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Jun 12, 2020
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Fifth of consumers 'won't buy fashion in-store again' says new survey

Published
Jun 12, 2020

Fashion retailers are facing the potential prospect of 20% of UK shoppers saying they won't be returning to stores to buy fashion in the future. 


Shopping will be different post-pandemic and a new survey shows many people will stay away from fashion stores - Meepl



That claim comes from independent research commissioned by Zurich-based tech company Meepl, which spoke to more than 2,000 consumers and discovered a sizeable minority unwilling to return to physical shopping and preferring to stick with e-shopping instead. 

It also found a massive majority seeking new solutions to help improve their future physical shopping experiences. 

As well as one in five of those surveyed saying they “will never shop in-store for clothes again,” 67% said they’d only return to traditional bricks-and-mortar clothing stores if they “make vast changes in terms of shop floor layout and hygiene precautions”.

And 55% believe there need to be “serious adaptions made to in-store changing rooms such as larger spacing, cleanliness, and limiting the number of people trying on clothes”.

We could dismiss some of this as an understandable reaction to an unprecedented period in which consumers have been encouraged to view outdoor spaces and other people as nothing more than potential sources of infection. In that case, the unwillingness to shop in physical spaces could decrease as people realise that the outside world is safer than they think.

But of course, some people won't adjust their thinking and any second wave of the coronavirus will reinforce their concerns. Added to this is the realisation among many consumers — even those who aren't particularly cautious — that online shopping is easier than they thought. And there’s the expectation that physical shops could introduce new technology that would both enhance the overall shopping experience and also make it generally more hygienic.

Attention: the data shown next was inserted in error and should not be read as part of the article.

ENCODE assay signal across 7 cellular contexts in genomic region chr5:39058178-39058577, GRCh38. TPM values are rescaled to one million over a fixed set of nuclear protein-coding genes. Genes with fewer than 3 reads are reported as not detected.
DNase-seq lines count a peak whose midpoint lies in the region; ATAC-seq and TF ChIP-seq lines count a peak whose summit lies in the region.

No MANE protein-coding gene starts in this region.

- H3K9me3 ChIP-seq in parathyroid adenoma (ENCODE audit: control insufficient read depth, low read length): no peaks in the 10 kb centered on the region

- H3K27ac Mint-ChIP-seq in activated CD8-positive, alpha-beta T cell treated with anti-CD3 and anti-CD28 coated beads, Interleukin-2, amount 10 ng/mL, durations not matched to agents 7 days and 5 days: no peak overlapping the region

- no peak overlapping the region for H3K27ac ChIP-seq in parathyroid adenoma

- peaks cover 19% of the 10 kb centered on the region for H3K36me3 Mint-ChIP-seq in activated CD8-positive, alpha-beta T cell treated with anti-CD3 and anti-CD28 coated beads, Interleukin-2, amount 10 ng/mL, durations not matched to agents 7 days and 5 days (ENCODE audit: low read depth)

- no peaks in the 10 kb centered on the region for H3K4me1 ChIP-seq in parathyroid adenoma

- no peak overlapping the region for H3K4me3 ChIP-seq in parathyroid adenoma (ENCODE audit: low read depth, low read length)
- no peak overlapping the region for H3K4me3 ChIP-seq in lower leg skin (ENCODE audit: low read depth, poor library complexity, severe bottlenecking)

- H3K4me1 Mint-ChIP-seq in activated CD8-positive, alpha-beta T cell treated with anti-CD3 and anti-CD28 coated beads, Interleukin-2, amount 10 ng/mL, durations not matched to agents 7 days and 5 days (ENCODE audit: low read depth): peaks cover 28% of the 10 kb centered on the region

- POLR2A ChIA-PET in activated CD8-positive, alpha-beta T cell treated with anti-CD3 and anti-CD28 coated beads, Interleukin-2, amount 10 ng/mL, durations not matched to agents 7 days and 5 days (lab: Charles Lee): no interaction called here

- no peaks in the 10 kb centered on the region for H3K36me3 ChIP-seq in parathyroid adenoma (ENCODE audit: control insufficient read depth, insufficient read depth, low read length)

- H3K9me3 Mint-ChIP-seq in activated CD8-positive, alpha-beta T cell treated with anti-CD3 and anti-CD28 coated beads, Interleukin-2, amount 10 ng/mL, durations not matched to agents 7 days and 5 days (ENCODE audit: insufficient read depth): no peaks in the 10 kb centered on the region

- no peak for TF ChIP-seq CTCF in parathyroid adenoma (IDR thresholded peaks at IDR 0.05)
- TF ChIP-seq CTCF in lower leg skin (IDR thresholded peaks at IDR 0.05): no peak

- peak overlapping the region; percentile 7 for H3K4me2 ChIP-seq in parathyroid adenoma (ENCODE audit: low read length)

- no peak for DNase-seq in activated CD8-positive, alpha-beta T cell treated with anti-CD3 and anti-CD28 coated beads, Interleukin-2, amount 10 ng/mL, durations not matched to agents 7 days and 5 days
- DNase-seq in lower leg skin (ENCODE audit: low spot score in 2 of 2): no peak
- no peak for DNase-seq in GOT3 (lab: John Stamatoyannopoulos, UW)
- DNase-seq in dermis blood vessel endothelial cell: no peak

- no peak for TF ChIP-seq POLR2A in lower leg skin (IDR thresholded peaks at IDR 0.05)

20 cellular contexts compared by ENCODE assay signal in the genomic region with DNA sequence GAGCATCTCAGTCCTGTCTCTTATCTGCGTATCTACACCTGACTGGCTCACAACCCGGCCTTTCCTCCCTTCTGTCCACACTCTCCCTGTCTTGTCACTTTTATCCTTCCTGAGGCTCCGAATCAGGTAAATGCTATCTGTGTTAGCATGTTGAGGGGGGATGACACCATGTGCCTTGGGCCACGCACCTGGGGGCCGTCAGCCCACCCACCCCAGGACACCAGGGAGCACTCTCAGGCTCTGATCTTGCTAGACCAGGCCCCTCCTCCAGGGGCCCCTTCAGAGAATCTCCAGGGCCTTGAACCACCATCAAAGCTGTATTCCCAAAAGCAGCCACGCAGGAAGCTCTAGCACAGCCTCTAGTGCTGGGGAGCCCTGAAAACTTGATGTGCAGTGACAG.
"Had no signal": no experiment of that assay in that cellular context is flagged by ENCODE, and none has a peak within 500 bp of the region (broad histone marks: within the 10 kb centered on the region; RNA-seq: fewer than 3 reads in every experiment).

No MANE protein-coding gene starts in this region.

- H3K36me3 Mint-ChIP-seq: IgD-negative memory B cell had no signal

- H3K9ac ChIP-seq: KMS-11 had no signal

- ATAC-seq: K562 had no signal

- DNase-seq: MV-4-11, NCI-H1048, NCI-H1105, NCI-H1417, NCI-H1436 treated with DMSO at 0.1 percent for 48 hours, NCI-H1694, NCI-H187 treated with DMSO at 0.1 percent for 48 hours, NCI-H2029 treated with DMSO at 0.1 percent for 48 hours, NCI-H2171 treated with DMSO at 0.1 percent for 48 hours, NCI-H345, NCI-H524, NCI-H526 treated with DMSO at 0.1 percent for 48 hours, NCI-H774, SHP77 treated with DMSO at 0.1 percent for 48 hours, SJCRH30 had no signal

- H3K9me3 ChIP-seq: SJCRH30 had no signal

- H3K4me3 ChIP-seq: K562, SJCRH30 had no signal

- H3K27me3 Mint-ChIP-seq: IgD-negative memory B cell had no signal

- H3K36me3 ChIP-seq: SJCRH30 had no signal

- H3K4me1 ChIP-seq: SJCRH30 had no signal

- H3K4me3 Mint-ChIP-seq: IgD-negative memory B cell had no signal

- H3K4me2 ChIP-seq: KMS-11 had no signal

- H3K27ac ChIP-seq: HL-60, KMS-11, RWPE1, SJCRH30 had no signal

“The physical shopping in-store experience needs to be urgently addressed and altered to increase consumer confidence or the UK high street could be in grave danger,” Meepl said. “It sparks the potentially devastating impact for the nation’s retail shops, department stores and shopping centres”. 

The company makes a 3D smartphone-based body-scanning clothes companion so it's understandable why the research was conducted. And it's likely that such companies will see something of a mini boom post-pandemic as more physical and online retailers investigate technology options.

Its founder and CEO Ferdinand Metzler said: “The retail and fashion industries have both been shaken up on a global scale because of Covid-19. Complying with measures to make your store ‘Covid-secure’ is not transformation, it’s a short-term fix that won’t be enough to keep your customers happy and returning in the long term. Our survey results are an important indicator of where and how retailers need to start their transformation.”   

And he thinks the transformation is particularly important in the changing room zone. He said people who venture as far as the changing room are almost seven times more likely to buy products than those who simply browse the sales floor. And with more than half of survey respondents expecting big differences in the changing room experience when shops reopen, this should be a key focus for retailers.

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